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C.D. Warner, et al., comp.  The Library of the World’s Best Literature.
An Anthology in Thirty Volumes.  1917.
 
John Gibson Lockhart (1794–1854)
Critical and Biographical Introduction
 
THE POET and essayist John Gibson Lockhart is a striking example of the class of men of no mean literary attainments whose names have been overshadowed by being connected with one greater than themselves. He is generally remembered as the biographer and son-in-law of Walter Scott. He is less often named as the admirable translator of the ‘Spanish Ballads,’ and still more seldom spoken of as the scholarly editor of the Quarterly Review. Yet he was one of the most brilliant and most versatile of the lesser men of English literature.  1
  Lockhart was born in the manse of Cambusnethan in Lanarkshire, where his father was then a minister of the gospel. Two years later the preacher was transferred to Glasgow, and here presently the boy entered the High School, and in time the Glasgow College. He was remarkably clever,—endowed with such unusual powers of concentration and memory that study seemed no effort; and he seemed to idle through his class hours, chiefly employed in drawing caricatures of the instructors. He entered Balliol College, Oxford, when just past fourteen; an unusually early age even for those days. He was well equipped in languages, ancient and modern, and had a store of curious information picked up in voracious reading; but he cared little for mathematics, excellence in which was greatly insisted upon. He continued caricaturing his tutors, and playing other harmless jokes upon them; for he had an irrepressibly frolicsome turn of mind, and was unconsciously developing his vein of satire and sarcasm. But he was proud and reserved, and of a constitutional shyness that remained with him all his life.  2
  After graduation, he went to the Continent on money advanced by Blackwood for a prospective translation of Friedrich Schlegel’s ‘Lectures on the Study of History,’ his first essay in authorship,—which however did not appear until some years later. He visited Goethe at Weimar, and went through France and the Netherlands studying art and architecture. Returning to Edinburgh, he read law, and was called to the bar in 1816. But he soon joined the staff of Blackwood’s Magazine, contributing literary papers and exercising his unrivaled powers of satire in political and critical essays. Here also he printed a number of the ‘Spanish Ballads.’ About this time he became acquainted with Walter Scott, who took a great fancy to the handsome, scholarly, witty young fellow, and accepted him as a son-in-law in 1820. In the cottage which he fitted up for the young couple on his own estate, they lived for some years in an ideal family relation.  3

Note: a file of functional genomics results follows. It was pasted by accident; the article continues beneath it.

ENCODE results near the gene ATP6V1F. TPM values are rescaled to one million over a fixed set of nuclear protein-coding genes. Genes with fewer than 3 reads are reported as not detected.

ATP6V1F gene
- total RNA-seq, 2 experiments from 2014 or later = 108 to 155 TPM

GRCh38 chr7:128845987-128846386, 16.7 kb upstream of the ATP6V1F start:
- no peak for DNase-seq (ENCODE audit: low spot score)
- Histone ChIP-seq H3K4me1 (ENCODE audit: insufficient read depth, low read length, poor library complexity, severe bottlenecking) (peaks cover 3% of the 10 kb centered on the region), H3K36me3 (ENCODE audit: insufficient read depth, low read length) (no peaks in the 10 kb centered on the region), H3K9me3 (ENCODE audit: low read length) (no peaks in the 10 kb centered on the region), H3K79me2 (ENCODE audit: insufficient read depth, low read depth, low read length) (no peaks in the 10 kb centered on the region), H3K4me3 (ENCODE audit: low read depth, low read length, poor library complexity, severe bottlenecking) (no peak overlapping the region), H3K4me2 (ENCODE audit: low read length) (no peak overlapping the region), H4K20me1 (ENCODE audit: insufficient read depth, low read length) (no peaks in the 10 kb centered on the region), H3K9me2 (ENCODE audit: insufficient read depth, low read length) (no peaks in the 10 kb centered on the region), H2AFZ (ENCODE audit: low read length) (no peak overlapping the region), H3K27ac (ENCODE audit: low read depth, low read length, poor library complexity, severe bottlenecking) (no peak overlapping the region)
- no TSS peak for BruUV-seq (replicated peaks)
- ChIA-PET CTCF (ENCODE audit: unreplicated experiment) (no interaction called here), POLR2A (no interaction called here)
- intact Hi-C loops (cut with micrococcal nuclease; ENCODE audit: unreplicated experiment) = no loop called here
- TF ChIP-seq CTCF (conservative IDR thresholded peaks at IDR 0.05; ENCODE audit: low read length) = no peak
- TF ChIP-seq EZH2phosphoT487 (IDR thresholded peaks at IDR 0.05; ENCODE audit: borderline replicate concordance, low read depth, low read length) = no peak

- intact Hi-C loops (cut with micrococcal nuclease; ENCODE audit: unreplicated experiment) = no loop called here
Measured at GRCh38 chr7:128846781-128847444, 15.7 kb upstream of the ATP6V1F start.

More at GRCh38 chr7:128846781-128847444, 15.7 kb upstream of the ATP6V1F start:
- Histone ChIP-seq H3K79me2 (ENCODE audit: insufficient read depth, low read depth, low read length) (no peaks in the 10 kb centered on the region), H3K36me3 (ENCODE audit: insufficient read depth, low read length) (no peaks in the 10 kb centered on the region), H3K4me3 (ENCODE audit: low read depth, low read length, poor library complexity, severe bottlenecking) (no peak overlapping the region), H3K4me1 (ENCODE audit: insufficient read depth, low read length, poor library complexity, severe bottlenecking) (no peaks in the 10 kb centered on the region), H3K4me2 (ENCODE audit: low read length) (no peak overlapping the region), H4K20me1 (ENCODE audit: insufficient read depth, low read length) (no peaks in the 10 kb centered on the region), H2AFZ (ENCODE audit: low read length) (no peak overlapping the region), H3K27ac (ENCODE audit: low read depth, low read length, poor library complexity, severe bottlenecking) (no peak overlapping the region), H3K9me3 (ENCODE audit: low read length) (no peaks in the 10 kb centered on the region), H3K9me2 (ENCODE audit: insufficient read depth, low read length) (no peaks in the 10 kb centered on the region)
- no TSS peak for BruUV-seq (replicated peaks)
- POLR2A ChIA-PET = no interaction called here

Having made himself a famous name for caustic wit and luminous exposition, the brilliant critic of Blackwood was invited to take charge of the (Tory) London Quarterly, from which “Anti-Jacobin” Gifford was about to retire. He seems to have had, like Jeffrey, some doubts as to whether well-paid editorship was an office quite becoming a gentleman. But at Scott’s advice he accepted the post, for which he was admirably fitted. A born critic, his wide scholarship, his sane, unbiased judgment, and his decided literary and political views, gave great weight to his opinions. Aside from his editorial duties he contributed many papers to the magazine. He is credited with having written in his twenty-eight years of editorship no fewer than one hundred carefully finished articles, besides scores of less elaborate papers. His was the celebrated review on Tennyson’s volume of 1832, which began with a sarcastic pretense of retracting the Quarterly’s adverse judgment of Keats (plainly intimating that the writer still thought the public admiration was the real mistake), and went on to say that here at least was a case where it would never be necessary to retract anything! The new mistake was fully as bad as the old; but it by no means follows that the reviewer was altogether wrong in either case. There were weak spots in the early work of both poets; and their most individual note—a luxurious lingering over sensuous imagery, and sometimes almost effeminate dalliance with verbal prettiness—was precisely what most revolted the balladist, whose preference was for rough and vigorous manliness of style.  4